As a lifelong workaholic, a trait that has driven me to become successful in banking and coaching, but at no small personal cost, my aspiration now is to do less, effortlessly. If Malcolm Gladwell was right about the ’10,000 hours’ theory of expertise he put forward in his 2008 book Outliers [arguing that “Practice isn’t the thing you do once you’re good. It’s the thing you do that makes you good,” then I’ve clocked up enough time as a trader, negotiator and communicator to make it look easy when I present, strike deals and coach.
And yet….the idea of working hard and going over and above is so much a part of my identity, that even when I’ve felt that effortless ease in my work, I’ve found other ways to overfill my time with new demands to ‘practice’ new skills, whether that’s ambitious investment projects or creating content. What’s more, I have a tendency to overfill my diary and commit to just that little bit more work than is comfortable.
The writer Sahil Bloom’s articulation of the paradox of effort, using ballet as an example: “You have to put in more effort to make something appear effortless. Effortless, elegant performances are often just the result of a large volume of effortful, gritty practice,” resonates with me, and also becomes fuel for greater and greater effort. When it’s hard to allow yourself to feel like you’ve done enough, ‘gritty practice’ can become an enticing end in itself. The adage that ‘champions are not made in the ring, they are made in the gym,’ is true in that, at those moments of extreme challenge, all the effort you’ve put in up to that point tends to pay off, but for those with extremely high standards and in the habit of continuous graft, it can be hard to know how much practice is enough.
My disposition towards hard work comes from my parents, and particularly my mum. When I was growing up under communism in Romania, it was against the law to have a second job. This didn’t stop my mum, who had a challenging technical day-job from 6am-3pm – designing car engines, and who then came home, and worked on her knitting machine – hidden behind a wall built by my dad. She spent hours most days knitting jumpers and clothes for friends and family. When she wasn’t doing that, she had a second job that would fill her evening hours, making hairclips out of plastic that she would bend into shape over the cooker, inhaling poisonous fumes from the material as she repeated the same, deft movements time and again. She was paid per piece and an error meant a reject that was unsaleable. At the weekends, my parents would tend the flower garden they had created in the backyard of a church, where they grew tulips and roses, spending many Sundays at the market in the spring and summer, where they sold them. They never stopped. Perseverance and persistence were role-modelled to me, and I admired my parents’ work ethic greatly.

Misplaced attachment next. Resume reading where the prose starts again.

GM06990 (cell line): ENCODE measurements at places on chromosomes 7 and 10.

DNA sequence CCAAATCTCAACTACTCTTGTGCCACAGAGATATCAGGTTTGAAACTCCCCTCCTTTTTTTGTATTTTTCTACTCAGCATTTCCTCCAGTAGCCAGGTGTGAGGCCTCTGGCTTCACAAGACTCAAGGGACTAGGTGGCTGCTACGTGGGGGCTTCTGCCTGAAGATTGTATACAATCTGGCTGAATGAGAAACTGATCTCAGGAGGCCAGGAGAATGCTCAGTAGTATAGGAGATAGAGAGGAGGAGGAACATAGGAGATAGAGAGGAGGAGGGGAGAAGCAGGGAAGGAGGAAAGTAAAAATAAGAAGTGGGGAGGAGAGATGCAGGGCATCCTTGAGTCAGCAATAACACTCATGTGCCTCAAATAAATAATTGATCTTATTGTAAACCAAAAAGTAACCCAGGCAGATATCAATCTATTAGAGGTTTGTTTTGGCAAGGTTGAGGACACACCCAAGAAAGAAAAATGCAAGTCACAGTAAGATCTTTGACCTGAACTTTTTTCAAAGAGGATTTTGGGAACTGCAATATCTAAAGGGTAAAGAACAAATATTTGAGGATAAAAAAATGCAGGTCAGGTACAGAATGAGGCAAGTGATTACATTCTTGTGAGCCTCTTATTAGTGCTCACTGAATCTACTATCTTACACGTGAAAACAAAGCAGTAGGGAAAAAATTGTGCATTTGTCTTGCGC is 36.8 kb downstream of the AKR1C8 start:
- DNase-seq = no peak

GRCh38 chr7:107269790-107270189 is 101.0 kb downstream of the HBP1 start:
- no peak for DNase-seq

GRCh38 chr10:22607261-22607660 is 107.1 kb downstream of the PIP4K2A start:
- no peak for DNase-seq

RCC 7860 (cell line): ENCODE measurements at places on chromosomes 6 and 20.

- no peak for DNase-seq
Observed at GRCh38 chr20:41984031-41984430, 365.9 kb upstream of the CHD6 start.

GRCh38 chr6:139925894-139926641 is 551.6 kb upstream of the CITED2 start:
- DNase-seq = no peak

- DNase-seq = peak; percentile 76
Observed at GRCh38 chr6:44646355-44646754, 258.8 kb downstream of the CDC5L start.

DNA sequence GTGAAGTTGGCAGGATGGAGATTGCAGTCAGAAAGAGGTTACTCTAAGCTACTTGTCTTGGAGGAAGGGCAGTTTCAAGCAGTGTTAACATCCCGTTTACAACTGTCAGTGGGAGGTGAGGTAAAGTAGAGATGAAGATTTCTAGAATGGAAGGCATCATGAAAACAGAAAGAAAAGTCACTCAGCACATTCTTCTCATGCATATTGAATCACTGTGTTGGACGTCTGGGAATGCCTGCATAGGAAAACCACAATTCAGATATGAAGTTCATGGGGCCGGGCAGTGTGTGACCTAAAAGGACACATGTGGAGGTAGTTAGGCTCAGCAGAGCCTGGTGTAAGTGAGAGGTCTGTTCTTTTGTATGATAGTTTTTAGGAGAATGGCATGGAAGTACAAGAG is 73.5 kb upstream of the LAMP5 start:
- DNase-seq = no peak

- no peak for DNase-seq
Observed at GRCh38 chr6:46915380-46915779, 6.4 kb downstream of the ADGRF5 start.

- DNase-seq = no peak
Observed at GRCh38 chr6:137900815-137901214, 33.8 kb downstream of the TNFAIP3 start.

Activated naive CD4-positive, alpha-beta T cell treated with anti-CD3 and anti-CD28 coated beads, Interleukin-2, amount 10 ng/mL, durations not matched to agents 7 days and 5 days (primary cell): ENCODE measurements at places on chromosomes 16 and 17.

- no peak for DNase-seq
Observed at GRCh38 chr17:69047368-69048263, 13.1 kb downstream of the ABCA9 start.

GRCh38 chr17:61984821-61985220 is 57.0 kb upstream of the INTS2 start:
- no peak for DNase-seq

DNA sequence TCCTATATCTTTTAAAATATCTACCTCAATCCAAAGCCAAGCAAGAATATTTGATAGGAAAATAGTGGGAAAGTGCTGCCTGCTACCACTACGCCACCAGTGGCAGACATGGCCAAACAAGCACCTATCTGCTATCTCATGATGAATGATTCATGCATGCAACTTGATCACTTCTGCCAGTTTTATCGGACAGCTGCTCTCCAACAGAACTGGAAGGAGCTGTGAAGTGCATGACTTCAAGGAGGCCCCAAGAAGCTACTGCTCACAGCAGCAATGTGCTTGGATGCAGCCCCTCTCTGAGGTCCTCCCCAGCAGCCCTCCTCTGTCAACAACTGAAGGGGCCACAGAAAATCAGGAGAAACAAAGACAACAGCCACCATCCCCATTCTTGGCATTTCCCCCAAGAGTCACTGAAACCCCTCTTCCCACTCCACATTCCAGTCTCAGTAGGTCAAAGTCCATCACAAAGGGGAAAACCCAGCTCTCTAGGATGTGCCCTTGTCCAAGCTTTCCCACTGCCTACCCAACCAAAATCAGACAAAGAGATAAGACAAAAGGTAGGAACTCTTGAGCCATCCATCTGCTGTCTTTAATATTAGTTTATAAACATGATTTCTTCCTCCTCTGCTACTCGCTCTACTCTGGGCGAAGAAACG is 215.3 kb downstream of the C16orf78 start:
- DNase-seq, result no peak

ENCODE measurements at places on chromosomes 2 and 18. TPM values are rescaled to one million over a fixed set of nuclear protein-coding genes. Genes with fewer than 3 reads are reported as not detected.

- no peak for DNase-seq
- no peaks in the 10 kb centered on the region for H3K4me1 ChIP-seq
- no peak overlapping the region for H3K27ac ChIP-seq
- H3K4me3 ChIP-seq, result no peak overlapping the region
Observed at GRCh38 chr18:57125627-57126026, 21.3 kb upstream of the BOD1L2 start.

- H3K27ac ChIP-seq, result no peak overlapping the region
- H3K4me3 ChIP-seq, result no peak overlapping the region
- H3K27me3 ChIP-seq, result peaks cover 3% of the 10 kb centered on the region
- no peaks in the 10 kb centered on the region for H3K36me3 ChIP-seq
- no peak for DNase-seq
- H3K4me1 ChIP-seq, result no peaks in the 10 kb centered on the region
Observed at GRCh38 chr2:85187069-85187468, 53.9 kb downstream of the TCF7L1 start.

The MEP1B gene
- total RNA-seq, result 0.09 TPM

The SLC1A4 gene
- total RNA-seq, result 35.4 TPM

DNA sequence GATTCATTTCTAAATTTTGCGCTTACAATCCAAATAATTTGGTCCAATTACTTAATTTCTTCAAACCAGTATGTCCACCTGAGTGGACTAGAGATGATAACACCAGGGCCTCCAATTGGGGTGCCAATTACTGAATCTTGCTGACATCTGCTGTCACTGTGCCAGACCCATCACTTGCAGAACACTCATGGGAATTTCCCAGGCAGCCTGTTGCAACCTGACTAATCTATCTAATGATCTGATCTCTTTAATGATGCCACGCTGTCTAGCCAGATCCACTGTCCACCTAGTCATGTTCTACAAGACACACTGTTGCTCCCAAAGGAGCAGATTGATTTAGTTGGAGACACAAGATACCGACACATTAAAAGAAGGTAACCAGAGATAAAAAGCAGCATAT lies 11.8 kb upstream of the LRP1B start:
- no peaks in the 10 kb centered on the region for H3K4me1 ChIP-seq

Recently, listening to social psychologist Azim Shariff’s recent TED talk: Does working hard really make you a good person? I began to think about the way that like many people in Western culture, I have tended to over-value hard work, regarding it as a sign of moral virtue. I certainly felt like that about my parents’ work ethic. But I recognise that, such a bias can blind all of us, and employers in particular, to confronting what Anthropologist David Graeber calls ‘bullshit’ jobs and processes that remain in place when a culture of ‘workism,’ takes hold.
The difficulty comes in recognising when hard work is a means to an end, and when it has become an end-in-itself. When the latter is the case, there is less space for the kind of thinking that is likely to lead to genuine progress, original ideas and strategic breakthroughs.
For this kind of ‘deep work,’ a more playful approach is required. As Adam Grant put it: “everybody knows the first pancake sucks. What creative people learn to do is to serve up the first pancake, knowing full well it sucks…” whereas the rest of us, he points out, will try to serve up the “third pancake first.” Developing the ability to start somewhere and build on it, rather than feeling as if you need to perfect something behind the scenes before showing your efforts to the world, might feel uncomfortable, but it is the only way to grow.
To loop back to Malcolm Gladwell’s 10,000 hours, the point for me is that many of those need to be practiced in public and many will require us to stumble and mess up along the way. Rather than a ‘big reveal’ of a slam-dunk performance after years of private practice out of view, a more realistic aspiration is to embrace a bumpy experience of ‘practice’ that might feel quite exposing along the way.
The challenge then, along with getting comfortable with appearing publicly as a work in progress, is to allow yourself to enjoy the eventual ease and feeling of competence that is the pay-off for all that hard work. To allow oneself to do this, without becoming preoccupied with the drive towards ‘what next’ grafting is the real challenge. For me, it’s a work in progress.
And I have just returned from Singapore, delivering leadership workshops to a longstanding corporate client. After all these years of working hard, it felt easy, effortless, and enjoyable!
How can you turn effort into ease?